Those who have "direct and tangible interest" are generally limited to the person named in the record, the spouse, parent, descendant, or personal representative, or by someone who is involved in marital, parental or death litigation involving the named person's vital record or other legal reason established by a court order, and various official agency or organization representatives, including the state director of health, according to the law.
The standard "Certification of Live Birth" that Hawai'i health officials now issue — and was posted on Obama's campaign Web site — has less information than was required on the "Certificate of Live Birth" that Eleanor Nordyke was issued for each of her twin daughters on Aug. 5, 1961.
Nordyke was in labor at Kapiolani Maternity & Gynecological Hospital the same time as Obama's late mother, Stanley Ann Dunham, Nordyke said. She gave birth to twins the day after Obama was born, Nordyke said, and her daughters later attended Punahou School with Obama.
The modern-day birth certificates issued to anyone seeking their Hawai'i birth records have spaces for the names and races of the parents, as well as information such as the time of birth.
Nordyke's 1961 birth certificates required much more information, such as the ages, occupations and birthplaces of the babies' parents.
There was a box to determine whether the mother's address was "on a Farm or Plantation," and the signature — but not the name — of the "attendant" was required, as well as boxes to determine whether the attendant was an "M.D.," "D.O.," "midwife" or "other."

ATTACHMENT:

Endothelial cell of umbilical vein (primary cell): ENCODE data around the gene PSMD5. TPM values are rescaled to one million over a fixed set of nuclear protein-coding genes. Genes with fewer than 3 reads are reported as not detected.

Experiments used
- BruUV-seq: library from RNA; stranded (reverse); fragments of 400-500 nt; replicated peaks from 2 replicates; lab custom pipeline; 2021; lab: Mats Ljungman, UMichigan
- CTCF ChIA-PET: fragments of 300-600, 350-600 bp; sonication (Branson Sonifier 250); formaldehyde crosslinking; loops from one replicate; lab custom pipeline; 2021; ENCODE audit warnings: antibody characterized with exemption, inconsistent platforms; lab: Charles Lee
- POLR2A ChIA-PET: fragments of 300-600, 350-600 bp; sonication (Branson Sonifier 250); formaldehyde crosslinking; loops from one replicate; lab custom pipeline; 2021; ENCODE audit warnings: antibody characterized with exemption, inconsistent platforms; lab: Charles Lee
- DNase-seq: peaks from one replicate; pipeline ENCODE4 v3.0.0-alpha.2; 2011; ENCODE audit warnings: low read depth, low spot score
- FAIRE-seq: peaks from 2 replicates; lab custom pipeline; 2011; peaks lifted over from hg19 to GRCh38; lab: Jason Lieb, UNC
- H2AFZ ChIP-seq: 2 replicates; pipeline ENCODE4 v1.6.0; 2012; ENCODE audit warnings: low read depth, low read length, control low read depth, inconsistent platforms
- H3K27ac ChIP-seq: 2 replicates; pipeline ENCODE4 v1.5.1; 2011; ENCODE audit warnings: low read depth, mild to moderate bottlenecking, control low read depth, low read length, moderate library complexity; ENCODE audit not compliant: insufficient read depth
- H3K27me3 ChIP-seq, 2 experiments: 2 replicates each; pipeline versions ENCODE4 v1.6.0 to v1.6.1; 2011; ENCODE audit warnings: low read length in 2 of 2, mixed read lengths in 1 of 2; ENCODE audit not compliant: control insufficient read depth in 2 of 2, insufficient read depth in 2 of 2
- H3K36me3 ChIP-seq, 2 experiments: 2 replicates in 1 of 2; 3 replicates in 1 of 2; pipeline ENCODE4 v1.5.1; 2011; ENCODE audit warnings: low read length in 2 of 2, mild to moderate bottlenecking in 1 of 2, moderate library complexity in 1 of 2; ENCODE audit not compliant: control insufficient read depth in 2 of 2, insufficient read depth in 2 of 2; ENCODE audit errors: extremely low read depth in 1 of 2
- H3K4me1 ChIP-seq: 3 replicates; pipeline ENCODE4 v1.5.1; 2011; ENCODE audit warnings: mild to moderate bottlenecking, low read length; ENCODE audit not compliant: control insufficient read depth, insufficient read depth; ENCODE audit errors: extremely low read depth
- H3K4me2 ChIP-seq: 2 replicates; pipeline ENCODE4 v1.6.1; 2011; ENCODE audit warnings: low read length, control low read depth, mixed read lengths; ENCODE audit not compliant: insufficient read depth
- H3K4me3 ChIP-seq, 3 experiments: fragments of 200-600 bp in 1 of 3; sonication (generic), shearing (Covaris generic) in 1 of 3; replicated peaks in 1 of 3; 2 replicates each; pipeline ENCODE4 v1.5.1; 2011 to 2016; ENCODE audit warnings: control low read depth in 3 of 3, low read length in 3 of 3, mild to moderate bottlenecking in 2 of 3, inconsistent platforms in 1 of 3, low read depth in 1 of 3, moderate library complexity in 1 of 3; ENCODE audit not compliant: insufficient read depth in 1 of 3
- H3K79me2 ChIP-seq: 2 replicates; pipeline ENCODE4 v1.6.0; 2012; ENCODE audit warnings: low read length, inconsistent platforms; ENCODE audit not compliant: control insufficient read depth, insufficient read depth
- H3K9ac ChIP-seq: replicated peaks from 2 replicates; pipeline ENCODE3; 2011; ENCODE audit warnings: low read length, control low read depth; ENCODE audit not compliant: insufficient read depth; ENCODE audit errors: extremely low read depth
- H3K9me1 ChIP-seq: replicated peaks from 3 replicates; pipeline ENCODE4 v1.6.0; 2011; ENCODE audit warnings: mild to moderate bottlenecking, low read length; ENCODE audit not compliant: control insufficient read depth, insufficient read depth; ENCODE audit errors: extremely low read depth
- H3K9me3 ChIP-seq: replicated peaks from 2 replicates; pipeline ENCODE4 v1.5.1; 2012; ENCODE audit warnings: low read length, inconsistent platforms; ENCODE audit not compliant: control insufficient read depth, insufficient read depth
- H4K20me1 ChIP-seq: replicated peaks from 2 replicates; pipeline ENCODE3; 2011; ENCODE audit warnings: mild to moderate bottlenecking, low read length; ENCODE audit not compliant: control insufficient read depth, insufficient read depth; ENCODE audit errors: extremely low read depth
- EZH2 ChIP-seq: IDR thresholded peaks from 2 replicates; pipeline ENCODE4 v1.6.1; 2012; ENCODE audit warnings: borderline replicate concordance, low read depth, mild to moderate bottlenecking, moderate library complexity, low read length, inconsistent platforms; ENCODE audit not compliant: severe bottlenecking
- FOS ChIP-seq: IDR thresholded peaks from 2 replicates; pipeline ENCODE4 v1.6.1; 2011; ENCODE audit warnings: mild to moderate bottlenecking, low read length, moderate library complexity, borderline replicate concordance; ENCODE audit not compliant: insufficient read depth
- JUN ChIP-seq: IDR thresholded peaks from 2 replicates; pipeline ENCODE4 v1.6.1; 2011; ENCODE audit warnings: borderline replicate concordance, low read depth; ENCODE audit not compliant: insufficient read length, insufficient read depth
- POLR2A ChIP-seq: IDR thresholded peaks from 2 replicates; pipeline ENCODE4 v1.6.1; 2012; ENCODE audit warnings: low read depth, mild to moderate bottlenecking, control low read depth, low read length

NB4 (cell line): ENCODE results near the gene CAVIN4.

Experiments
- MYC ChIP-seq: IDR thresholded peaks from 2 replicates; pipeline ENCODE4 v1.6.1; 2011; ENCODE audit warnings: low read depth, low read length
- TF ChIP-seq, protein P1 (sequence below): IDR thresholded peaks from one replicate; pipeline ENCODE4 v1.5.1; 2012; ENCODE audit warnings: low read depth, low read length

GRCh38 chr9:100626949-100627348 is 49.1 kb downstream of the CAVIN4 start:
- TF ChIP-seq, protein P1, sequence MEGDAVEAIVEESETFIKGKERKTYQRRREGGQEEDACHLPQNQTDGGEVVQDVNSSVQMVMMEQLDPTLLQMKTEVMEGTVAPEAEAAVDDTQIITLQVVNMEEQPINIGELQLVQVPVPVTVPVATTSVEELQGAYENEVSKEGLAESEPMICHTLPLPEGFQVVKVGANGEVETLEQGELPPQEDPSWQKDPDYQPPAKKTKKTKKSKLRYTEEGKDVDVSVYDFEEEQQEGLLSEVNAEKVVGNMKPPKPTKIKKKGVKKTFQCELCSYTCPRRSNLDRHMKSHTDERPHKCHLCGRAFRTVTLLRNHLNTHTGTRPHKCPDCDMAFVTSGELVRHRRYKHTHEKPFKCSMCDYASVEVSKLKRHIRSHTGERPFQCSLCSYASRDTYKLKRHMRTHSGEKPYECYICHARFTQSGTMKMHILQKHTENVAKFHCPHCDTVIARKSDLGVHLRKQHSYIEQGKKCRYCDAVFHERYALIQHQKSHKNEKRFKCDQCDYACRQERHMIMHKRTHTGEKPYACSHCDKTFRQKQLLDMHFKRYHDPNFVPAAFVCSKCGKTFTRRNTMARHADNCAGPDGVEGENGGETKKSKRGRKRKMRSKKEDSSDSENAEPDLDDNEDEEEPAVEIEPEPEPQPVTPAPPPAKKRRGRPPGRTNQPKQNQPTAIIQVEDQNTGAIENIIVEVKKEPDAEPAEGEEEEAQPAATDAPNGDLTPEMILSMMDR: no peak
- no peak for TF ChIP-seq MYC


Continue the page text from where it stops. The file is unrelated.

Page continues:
Birthers have failed to get state and federal courts in Hawai'i, New Jersey, Pennsylvania, Ohio, California, Georgia and Mississippi to force Hawai'i officials to produce a copy of Obama's birth certificate, with many of the courts agreeing with Lingle's administration that birth records are confidential.
In October, the Hawai'i Supreme Court denied a writ of mandamus on behalf of Internet columnist Andy Martin. The court ruled that Martin did not have a "direct tangible interest" in seeking Obama's birth certificate.
In December, the U.S. Supreme Court — without comment — declined to hear arguments in another case alleging Obama did not meet the Constitution's citizenship requirements.
In November 2008, The Advertiser reported that the first published mention of the future president appeared in a Sunday Advertiser birth announcement that ran on Aug. 13, 1961:
"Mr. and Mrs. Barack H. Obama, 6085 Kalanianaole Hwy., son, Aug. 4."
The identical announce- ment ran the following day in the Honolulu Star-Bulletin.
Birthers wave off those birth announcements, saying that Obama family members 48 years ago could have phoned in false information to both newspapers.
Such vital statistics, however, were not sent to the newspapers by the general public but by the Health Department, which received the information directly from hospitals, Okubo said.
Birth announcements from the public ran elsewhere in both papers and usually included information such as the newborn's name, weight and time of birth.
"Take a second and think about that," wrote Robert Farley of the St. Petersburg (Fla.) Times' Pulitzer Prize winning Web site PoliticFact.com on July 1. "In order to phony those notices up, it would have required the complicity of the state Health Department and two independent newspapers — on the off chance this unnamed child might want to one day be president of the United States."
Last week, Jon Stewart of "The Daily Show" had fun with the topic of Obama's birth certificate, suggesting that it's part of a much larger conspiracy.
"Not only is Barack Obama our first black president," Stewart said. "But he's our first non-American president."
Reach Dan Nakaso at dnakaso @ honoluluadvertiser.com.